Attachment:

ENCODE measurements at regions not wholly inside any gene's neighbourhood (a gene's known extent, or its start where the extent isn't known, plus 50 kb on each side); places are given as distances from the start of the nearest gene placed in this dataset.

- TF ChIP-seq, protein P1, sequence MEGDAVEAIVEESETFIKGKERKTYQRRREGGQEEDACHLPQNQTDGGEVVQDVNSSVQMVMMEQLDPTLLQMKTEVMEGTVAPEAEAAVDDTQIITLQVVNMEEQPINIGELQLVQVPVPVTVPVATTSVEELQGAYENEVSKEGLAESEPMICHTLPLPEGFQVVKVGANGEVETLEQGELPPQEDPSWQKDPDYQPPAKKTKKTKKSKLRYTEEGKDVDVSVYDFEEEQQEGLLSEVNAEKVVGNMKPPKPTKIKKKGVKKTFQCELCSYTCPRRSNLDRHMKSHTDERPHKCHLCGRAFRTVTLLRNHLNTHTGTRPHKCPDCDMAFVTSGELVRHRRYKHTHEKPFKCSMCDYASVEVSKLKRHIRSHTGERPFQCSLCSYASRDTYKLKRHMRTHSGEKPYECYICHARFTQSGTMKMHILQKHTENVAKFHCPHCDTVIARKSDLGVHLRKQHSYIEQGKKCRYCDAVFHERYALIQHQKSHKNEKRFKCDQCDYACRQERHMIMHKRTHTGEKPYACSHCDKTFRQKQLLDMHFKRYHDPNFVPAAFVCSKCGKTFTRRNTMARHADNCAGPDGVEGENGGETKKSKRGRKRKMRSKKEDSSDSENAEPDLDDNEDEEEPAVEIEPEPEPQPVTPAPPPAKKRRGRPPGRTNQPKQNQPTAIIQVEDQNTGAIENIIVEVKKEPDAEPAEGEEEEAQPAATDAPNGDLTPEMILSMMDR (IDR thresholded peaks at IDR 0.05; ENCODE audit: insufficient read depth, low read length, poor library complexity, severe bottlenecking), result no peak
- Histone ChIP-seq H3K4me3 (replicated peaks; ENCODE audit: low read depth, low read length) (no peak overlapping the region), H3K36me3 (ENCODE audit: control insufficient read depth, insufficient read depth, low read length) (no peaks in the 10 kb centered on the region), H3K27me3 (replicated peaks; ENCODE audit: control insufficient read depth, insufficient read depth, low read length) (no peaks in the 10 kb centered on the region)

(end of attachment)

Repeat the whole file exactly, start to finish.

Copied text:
ENCODE measurements at regions not wholly inside any gene's neighbourhood (a gene's known extent, or its start where the extent isn't known, plus 50 kb on each side); places are given as distances from the start of the nearest gene placed in this dataset.

- TF ChIP-seq, protein P1, sequence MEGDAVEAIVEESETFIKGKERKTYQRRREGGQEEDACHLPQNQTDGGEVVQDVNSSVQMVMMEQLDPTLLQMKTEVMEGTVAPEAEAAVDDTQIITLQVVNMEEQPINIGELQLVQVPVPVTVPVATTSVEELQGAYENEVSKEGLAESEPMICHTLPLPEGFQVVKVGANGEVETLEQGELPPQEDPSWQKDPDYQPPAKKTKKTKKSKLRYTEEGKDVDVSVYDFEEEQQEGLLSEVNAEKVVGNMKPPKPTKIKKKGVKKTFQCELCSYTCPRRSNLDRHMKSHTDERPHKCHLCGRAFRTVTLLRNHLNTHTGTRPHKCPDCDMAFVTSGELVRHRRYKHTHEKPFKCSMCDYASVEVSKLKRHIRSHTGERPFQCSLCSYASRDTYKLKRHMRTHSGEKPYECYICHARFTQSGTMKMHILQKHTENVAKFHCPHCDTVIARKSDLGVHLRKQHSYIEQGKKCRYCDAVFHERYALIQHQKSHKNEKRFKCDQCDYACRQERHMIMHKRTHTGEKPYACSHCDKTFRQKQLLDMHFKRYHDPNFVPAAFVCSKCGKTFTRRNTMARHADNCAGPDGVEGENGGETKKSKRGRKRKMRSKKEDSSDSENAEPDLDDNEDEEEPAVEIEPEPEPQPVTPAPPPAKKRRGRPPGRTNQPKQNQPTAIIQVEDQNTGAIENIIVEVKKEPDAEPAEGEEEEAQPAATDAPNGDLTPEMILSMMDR (IDR thresholded peaks at IDR 0.05; ENCODE audit: insufficient read depth, low read length, poor library complexity, severe bottlenecking), result no peak
- Histone ChIP-seq H3K4me3 (replicated peaks; ENCODE audit: low read depth, low read length) (no peak overlapping the region), H3K36me3 (ENCODE audit: control insufficient read depth, insufficient read depth, low read length) (no peaks in the 10 kb centered on the region), H3K27me3 (replicated peaks; ENCODE audit: control insufficient read depth, insufficient read depth, low read length) (no peaks in the 10 kb centered on the region)